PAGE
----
|p/therm||3 Jan 20||10 Jan 20||Change|
The UK’s Day-Ahead gas price fell 0.2% to 29.40 p/therm, as continued strong gas send-out from all three UK LNG terminals and mild weather for the next few days left the UK gas system broadly balanced.
Total LNG send-out has dropped to 64 mcm/d this morning, although this is still relatively strong for this time of year. There are nine LNG cargoes scheduled to arrive in Britain within the next 10 days.
Feb 2020 gas prices also fell 7.9% reflecting Europe’s well stocked gas storage, mild weather forecasts and seasonally weak power demand. Plentiful LNG deliveries have meant that withdrawals from gas storage has been limited. As a result, gas stockpiles across Europe are still around 83% of total capacity.
The Summer 2020 gas price declined 7.1% week-on-week to 29.29 p/therm. The UK and Europe’s high levels for gas storage, combined with record deliveries of LNG, mean the outlook for next summer’s supply and demand balance continues to look extremely comfortable.
Prices also fell after Russia and Ukraine signed a five-year, $7 billion deal on the transit of Russian natural gas to Europe following intense negotiations ahead of a year-end deadline. The current agreement was set to expire on 31st December, risking Europe’s vital link to billions of cubic meters in gas from Russia via Ukrainian pipelines in the depths of winter.
The conflict between the U.S. and Iran has settled slightly after Iran admitted ‘unintendedly’ shooting down a Ukrainian airliner, killing 176 people.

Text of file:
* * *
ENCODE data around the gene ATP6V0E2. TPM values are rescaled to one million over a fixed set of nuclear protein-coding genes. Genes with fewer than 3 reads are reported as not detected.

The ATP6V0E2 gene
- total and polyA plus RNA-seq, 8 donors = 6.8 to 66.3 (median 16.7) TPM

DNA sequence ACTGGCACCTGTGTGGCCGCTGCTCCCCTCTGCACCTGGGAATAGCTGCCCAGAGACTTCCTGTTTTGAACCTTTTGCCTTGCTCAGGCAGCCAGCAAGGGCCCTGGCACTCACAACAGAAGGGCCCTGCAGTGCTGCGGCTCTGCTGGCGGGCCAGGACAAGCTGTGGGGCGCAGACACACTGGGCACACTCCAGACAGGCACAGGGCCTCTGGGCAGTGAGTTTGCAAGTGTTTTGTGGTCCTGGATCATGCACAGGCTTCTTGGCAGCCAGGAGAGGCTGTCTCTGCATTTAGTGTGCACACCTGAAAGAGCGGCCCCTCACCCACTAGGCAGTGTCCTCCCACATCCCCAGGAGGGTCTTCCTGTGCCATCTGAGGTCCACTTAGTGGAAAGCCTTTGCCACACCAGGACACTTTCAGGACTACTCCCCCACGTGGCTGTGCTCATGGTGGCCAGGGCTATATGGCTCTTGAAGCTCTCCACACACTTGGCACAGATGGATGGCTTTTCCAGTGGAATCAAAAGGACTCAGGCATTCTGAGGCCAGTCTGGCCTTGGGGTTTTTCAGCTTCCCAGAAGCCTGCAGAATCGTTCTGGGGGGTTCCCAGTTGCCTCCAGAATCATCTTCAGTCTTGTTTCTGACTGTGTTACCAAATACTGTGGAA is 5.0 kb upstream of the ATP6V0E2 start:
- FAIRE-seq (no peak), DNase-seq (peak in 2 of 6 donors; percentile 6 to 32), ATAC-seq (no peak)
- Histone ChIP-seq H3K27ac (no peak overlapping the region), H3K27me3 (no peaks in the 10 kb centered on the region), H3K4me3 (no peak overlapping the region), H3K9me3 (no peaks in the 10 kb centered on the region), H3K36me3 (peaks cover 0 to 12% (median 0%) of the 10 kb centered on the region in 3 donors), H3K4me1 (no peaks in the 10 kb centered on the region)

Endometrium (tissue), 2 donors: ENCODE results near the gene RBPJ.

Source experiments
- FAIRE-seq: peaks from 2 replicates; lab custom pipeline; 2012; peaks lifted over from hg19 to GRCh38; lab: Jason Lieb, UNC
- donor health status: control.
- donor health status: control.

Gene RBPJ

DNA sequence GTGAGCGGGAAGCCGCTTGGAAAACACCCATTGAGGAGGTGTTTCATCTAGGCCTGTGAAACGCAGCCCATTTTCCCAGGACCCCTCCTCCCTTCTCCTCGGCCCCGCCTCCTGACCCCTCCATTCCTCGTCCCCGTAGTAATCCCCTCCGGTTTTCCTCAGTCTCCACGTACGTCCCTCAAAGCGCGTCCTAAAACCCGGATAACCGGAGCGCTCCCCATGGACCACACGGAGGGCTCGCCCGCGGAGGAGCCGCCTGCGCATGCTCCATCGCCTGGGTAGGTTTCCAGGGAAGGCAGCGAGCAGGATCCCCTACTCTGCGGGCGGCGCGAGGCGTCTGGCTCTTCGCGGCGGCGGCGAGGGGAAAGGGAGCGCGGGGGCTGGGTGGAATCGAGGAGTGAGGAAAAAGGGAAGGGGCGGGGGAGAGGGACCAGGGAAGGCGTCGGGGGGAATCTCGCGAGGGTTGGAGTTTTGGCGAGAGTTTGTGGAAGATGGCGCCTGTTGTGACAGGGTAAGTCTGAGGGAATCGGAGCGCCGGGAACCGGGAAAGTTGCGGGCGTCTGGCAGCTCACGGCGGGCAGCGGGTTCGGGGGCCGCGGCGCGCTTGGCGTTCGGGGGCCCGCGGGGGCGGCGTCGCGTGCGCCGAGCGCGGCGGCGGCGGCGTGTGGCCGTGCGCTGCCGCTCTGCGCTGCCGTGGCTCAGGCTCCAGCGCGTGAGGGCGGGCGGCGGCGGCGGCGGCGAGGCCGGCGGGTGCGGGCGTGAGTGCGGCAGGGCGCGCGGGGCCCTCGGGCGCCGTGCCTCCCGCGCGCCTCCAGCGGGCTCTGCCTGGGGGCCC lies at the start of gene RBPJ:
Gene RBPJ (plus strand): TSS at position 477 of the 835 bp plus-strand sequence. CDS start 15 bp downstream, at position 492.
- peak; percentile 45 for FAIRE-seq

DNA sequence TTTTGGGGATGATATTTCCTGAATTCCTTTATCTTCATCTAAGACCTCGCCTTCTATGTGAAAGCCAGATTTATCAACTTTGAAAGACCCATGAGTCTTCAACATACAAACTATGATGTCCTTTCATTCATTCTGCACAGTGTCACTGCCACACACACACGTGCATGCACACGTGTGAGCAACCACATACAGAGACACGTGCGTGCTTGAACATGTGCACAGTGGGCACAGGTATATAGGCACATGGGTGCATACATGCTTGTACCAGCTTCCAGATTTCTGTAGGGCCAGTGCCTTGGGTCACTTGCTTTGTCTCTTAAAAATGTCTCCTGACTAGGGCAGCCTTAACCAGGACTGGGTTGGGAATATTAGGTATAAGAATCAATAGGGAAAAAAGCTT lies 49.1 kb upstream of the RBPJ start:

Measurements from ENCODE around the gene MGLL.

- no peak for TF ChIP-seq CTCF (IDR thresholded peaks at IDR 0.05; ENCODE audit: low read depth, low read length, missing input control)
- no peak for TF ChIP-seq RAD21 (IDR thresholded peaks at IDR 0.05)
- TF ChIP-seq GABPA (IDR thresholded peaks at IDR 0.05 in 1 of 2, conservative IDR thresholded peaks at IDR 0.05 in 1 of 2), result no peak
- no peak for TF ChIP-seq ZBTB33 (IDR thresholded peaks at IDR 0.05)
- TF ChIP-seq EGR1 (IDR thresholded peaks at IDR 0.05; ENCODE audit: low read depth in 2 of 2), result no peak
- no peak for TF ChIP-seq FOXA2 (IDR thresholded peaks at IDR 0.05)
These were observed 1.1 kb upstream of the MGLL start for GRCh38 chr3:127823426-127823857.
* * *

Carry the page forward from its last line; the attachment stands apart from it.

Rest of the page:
|£/MWh||3 Jan 20||10 Jan 20||Change|
Day-Ahead power prices fell 2.2% to £32.78/MWh, tracking cheaper European spot power prices.
Summer 2020 power prices dropped 4.1% to £38.36/MWh in response to losses in the equivalent gas, oil and carbon markets. The lower rate of coal use in power production means gains in coal prices had limited impact on UK power.
UK POWER BASELOAD
|$/bbl||3 Jan 20||10 Jan 20||Change|
|Brent Crude Mar 20||68.60||64.98||-5.3%|
Brent crude oil prices have had a tumultuous week since the U.S. launched a drone attack in Iraq, killing Iranian General Qassem. Prices started the week at an eight-month high. However, Iran’s unfortunate missile strike against a Ukrainian plane has resulted in calming tensions. As a result, crude oil fell 5.3% last week to $64.98/bbl.
Oil prices still react dramatically to news of tensions in the Persian Gulf, although less dramatically now than they would have before the US shale revolution. The importance of the region for oil markets is obvious, given that seven Gulf countries alone – Saudi Arabia, Iraq, UAE, Kuwait, Iran, Oman and Qatar – produced around 24 million bpd of crude oil in December 2019.
BRENT CRUDE OIL – MONTH-AHEAD
|£/$||3 Jan 20||10 Jan 20||Change|
The Pound Sterling recorded little movement versus the U.S. dollar, as markets waited for progress on Boris Johnson’s plans for Britain to leave the EU on 31st January 2020.
In practice, Brexit will still not be completed on 31st January. Britain will move into an 11-month transition period when it must obey all the EU’s rules and keep paying into its budget. And the future talks will cover not just trade but standards, security, data exchange, fisheries, financial services, research and much else.
Britain’s economy contracted by an unexpectedly wide 0.3% in the month of November, adding further pressure on the Bank of England to cut interest rates.
EXCHANGE RATE – GBP/USD (£/$)
Historic moment as zero-carbon electricity outstrips fossil fuels in Britain across 2019